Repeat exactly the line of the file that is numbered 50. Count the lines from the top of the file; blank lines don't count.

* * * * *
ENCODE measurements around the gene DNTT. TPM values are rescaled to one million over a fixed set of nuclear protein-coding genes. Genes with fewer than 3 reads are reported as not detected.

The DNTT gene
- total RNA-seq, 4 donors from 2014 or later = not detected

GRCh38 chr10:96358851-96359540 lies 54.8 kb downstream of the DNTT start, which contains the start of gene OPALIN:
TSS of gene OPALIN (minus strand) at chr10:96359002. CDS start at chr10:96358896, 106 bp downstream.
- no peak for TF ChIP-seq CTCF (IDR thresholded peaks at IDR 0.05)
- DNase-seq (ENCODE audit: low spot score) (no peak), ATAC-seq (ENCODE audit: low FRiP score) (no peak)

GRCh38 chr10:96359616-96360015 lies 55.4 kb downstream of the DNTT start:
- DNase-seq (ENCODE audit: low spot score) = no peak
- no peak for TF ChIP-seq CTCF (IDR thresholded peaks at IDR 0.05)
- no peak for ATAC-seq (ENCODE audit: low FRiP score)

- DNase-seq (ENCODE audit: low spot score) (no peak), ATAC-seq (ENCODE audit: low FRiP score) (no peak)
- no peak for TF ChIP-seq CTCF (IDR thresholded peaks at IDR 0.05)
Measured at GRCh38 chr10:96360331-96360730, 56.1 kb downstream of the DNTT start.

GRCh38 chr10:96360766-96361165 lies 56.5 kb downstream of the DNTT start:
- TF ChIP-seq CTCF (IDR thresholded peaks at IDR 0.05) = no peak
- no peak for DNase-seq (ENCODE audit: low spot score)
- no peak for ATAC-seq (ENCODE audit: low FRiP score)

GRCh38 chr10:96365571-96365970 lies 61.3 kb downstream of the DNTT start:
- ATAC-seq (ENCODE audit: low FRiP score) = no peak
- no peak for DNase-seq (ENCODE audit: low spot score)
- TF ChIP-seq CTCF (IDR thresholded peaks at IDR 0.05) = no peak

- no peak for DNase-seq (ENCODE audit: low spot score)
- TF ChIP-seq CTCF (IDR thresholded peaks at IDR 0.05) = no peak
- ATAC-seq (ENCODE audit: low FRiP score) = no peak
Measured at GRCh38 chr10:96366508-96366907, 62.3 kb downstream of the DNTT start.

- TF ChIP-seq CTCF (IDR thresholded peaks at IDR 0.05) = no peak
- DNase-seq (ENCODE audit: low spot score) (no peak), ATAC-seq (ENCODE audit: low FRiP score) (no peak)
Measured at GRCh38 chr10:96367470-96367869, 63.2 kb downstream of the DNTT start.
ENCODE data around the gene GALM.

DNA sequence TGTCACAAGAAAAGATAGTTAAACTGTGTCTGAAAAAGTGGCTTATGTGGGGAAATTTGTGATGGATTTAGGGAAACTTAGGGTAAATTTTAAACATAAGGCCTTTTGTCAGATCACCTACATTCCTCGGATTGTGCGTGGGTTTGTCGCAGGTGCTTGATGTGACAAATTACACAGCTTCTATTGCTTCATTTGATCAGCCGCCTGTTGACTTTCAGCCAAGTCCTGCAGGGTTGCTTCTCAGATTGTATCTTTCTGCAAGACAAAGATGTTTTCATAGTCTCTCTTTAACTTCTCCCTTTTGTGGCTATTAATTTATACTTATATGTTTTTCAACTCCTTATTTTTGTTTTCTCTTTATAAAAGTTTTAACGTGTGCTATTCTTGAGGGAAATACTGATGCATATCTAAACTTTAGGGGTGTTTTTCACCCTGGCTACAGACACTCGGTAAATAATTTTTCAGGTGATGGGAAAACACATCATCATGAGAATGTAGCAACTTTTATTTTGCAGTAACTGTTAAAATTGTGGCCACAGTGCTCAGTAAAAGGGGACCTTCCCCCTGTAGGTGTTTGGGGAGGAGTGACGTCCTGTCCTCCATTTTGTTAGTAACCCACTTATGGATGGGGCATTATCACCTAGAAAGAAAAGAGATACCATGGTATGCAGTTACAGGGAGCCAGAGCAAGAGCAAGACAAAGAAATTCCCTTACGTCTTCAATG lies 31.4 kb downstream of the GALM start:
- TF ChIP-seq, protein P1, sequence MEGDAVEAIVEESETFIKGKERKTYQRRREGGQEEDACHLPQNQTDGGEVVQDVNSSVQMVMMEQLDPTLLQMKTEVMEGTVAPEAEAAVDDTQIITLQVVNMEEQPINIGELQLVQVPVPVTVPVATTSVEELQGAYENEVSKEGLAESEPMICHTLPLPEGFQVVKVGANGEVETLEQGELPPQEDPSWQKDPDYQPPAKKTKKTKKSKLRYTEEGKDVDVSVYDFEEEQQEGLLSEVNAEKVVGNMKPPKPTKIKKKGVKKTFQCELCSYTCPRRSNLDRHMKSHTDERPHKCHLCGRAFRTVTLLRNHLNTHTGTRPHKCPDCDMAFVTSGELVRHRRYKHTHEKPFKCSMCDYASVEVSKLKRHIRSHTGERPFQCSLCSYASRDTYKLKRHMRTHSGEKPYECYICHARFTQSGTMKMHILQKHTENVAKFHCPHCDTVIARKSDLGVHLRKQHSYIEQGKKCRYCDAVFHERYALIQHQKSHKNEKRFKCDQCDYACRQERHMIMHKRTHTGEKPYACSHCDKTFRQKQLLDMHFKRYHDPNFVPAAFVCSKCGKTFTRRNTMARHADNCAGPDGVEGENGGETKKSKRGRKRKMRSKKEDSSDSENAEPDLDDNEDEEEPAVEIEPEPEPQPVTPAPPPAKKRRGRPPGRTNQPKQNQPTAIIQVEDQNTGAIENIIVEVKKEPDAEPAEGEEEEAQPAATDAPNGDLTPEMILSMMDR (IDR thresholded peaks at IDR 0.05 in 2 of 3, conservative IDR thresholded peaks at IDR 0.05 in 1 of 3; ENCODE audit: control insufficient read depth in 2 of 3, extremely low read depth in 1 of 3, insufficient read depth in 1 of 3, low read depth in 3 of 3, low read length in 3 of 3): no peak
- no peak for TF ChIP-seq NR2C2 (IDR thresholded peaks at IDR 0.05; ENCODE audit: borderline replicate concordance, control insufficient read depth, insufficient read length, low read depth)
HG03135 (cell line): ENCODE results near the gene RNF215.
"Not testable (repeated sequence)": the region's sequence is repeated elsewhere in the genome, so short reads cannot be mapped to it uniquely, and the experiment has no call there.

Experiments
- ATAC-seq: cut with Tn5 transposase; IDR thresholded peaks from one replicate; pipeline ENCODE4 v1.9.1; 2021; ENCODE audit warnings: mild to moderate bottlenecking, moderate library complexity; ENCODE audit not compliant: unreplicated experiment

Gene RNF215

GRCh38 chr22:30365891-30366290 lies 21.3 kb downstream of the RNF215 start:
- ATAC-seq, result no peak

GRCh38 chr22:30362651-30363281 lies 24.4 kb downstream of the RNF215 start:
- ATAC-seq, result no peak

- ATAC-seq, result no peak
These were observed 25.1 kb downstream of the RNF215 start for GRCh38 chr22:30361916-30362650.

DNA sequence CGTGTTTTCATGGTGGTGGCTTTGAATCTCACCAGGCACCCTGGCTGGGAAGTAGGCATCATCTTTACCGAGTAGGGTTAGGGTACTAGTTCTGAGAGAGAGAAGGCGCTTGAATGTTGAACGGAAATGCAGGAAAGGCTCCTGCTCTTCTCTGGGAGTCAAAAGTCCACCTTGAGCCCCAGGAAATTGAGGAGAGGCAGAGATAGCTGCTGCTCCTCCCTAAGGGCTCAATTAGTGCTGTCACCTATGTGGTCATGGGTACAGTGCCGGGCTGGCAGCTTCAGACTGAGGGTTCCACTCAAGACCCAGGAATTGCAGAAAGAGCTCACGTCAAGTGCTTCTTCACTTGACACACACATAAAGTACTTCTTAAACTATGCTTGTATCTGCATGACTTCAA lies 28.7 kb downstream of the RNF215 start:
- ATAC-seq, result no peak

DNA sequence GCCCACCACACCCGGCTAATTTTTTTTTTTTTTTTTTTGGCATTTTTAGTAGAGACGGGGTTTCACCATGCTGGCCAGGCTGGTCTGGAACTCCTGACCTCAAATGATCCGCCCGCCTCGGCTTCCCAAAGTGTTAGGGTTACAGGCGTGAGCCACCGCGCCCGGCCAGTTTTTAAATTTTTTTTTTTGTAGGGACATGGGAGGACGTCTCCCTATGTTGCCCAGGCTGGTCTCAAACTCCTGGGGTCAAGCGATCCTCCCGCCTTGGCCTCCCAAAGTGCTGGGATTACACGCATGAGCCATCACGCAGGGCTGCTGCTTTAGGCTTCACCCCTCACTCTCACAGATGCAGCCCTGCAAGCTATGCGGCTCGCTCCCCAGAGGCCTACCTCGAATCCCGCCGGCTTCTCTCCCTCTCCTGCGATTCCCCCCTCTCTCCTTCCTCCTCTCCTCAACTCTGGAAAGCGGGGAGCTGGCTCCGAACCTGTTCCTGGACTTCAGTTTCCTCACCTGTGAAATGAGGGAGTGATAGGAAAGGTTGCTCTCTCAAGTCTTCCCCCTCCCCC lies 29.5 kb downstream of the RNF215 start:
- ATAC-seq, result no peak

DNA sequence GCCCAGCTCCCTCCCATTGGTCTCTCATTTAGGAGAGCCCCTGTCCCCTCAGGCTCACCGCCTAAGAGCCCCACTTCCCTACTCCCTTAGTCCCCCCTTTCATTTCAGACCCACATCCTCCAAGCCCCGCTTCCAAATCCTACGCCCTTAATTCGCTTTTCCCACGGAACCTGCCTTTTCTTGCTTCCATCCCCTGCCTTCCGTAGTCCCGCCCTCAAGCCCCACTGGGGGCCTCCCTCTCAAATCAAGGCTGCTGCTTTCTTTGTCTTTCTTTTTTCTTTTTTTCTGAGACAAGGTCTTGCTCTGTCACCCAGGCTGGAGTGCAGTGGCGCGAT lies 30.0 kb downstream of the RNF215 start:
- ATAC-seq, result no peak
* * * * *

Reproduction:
- ATAC-seq, result no peak